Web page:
“Well, if the answer to that was ‘yes,’ there was only one place it could be. Natanz.”
“There are reports that it’s gotten loose, though,” I said, reports of Stuxnet worms showing up all over the cyberworld. To which Clarke has a fascinating answer:
“It got loose because there was a mistake,” he says. “It’s clear to me that lawyers went over it and gave it what’s called, in the IT business, a TTL.”
“If you saw Blade Runner [in which artificial intelligence androids were given a limited life span—a “time to die”], it’s a ‘Time to Live.’” Do the job, commit suicide and disappear. No more damage, collateral or otherwise.
“So there was a TTL built into Stuxnet,” he says [to avoid violating international law against collateral damage, say to the Iranian electrical grid]. And somehow it didn’t work.”
“Why wouldn’t it have worked?”
“TTL operates off of a date on your computer. Well, if you are in China or Iran or someplace where you’re running bootleg software that you haven’t paid for, your date on your computer might be 1998 or something because otherwise the bootleg 30-day trial TTL software would expire.
“So that’s one theory,” Clarke continues. “But in any event, you’re right, it got out. And it ran around the world and infected lots of things but didn’t do any damage, because every time it woke up in a computer it asked itself those four questions. Unless you were running uranium nuclear centrifuges, it wasn’t going to hurt you.”
“So it’s not a threat anymore?”
“But you now have it, and if you’re a computer whiz you can take it apart and you can say, ‘Oh, let’s change this over here, let’s change that over there.’ Now I’ve got a really sophisticated weapon. So thousands of people around the world have it and are playing with it. And if I’m right, the best cyberweapon the United States has ever developed, it then gave the world for free.”
The vision Clarke has is of a modern technological nightmare, casting the United States as Dr. Frankenstein, whose scientific genius has created millions of potential monsters all over the world. But Clarke is even more concerned about “official” hackers such as those believed to be employed by China.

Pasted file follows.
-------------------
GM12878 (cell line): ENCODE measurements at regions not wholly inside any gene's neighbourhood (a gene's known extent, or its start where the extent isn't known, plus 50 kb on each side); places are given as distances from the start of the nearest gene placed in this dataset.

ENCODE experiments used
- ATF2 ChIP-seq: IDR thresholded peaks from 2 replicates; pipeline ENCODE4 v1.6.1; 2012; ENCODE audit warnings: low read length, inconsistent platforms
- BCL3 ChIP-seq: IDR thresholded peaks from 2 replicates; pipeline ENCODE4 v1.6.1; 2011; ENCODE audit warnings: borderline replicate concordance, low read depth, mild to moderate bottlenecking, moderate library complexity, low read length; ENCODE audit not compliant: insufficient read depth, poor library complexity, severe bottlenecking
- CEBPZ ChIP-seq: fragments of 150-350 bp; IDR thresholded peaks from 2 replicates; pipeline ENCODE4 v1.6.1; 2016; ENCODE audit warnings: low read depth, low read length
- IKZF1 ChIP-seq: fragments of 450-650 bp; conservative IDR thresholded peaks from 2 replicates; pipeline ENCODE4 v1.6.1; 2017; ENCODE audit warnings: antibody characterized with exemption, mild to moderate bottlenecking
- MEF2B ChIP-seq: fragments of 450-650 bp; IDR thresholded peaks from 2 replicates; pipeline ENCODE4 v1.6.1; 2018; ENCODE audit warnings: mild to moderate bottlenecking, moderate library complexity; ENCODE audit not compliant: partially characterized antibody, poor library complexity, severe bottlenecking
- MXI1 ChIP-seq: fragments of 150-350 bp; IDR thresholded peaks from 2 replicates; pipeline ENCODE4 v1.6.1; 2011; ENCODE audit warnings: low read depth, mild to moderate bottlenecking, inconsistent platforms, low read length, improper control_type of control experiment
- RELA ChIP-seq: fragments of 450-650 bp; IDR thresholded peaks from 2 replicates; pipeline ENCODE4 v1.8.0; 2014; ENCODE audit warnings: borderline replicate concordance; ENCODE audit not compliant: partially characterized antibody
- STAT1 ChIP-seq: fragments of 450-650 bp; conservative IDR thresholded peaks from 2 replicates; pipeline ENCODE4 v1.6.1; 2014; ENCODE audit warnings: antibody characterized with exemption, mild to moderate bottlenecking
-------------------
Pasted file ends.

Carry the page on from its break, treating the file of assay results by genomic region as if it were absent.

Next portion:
“I’m about to say something that people think is an exaggeration, but I think the evidence is pretty strong,” he tells me. “Every major company in the United States has already been penetrated by China.”
“The British government actually said [something similar] about their own country. ”
Clarke claims, for instance, that the manufacturer of the F-35, our next-generation fighter bomber, has been penetrated and F-35 details stolen. And don’t get him started on our supply chain of chips, routers and hardware we import from Chinese and other foreign suppliers and what may be implanted in them—“logic bombs,” trapdoors and “Trojan horses,” all ready to be activated on command so we won’t know what hit us. Or what’s already hitting us.
“My greatest fear,” Clarke says, “is that, rather than having a cyber-Pearl Harbor event, we will instead have this death of a thousand cuts. Where we lose our competitiveness by having all of our research and development stolen by the Chinese. And we never really see the single event that makes us do something about it. That it’s always just below our pain threshold. That company after company in the United States spends millions, hundreds of millions, in some cases billions of dollars on R&D and that information goes free to China....After a while you can’t compete.”
But Clarke’s concerns reach beyond the cost of lost intellectual property. He foresees the loss of military power. Say there was another confrontation, such as the one in 1996 when President Clinton rushed two carrier battle fleets to the Taiwan Strait to warn China against an invasion of Taiwan. Clarke, who says there have been war games on precisely such a revived confrontation, now believes that we might be forced to give up playing such a role for fear that our carrier group defenses could be blinded and paralyzed by Chinese cyberintervention. (He cites a recent war game published in an influential military strategy journal called Orbis titled “How the U.S. Lost the Naval War of 2015.”)
Talking to Clarke provides a glimpse into the brand-new game of geopolitics, a dangerous and frightening new paradigm. With the advent of “weaponized malware” like Stuxnet, all previous military and much diplomatic strategy has to be comprehensively reconceived—and time is running out.
I left Clarke’s office feeling that we are at a moment very much like the summer of 2001, when Clarke made his last dire warning. “A couple people have labeled me a Cassandra,” Clarke says. “And I’ve gone back and read my mythology about Cassandra. And the way I read the mythology, it’s pretty clear that Cassandra was right.”
Editors Note, March 23, 2012: This story has been modified to clarify that the Natanz facility was only temporarily shut down and that the name “Esther” was only indirectly referenced in the Stuxnet worm.